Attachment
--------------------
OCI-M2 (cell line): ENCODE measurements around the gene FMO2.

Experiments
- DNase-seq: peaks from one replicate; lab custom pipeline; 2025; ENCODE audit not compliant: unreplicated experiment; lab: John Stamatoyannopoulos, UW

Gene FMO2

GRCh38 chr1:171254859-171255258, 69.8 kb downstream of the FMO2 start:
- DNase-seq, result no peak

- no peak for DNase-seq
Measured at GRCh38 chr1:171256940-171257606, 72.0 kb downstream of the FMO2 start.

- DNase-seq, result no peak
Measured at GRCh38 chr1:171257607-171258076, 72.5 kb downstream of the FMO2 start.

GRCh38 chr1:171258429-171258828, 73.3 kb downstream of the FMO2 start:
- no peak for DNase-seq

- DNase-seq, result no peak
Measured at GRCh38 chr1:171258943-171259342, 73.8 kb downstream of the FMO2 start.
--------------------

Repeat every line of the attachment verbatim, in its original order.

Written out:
OCI-M2 (cell line): ENCODE measurements around the gene FMO2.

Experiments
- DNase-seq: peaks from one replicate; lab custom pipeline; 2025; ENCODE audit not compliant: unreplicated experiment; lab: John Stamatoyannopoulos, UW

Gene FMO2

GRCh38 chr1:171254859-171255258, 69.8 kb downstream of the FMO2 start:
- DNase-seq, result no peak

- no peak for DNase-seq
Measured at GRCh38 chr1:171256940-171257606, 72.0 kb downstream of the FMO2 start.

- DNase-seq, result no peak
Measured at GRCh38 chr1:171257607-171258076, 72.5 kb downstream of the FMO2 start.

GRCh38 chr1:171258429-171258828, 73.3 kb downstream of the FMO2 start:
- no peak for DNase-seq

- DNase-seq, result no peak
Measured at GRCh38 chr1:171258943-171259342, 73.8 kb downstream of the FMO2 start.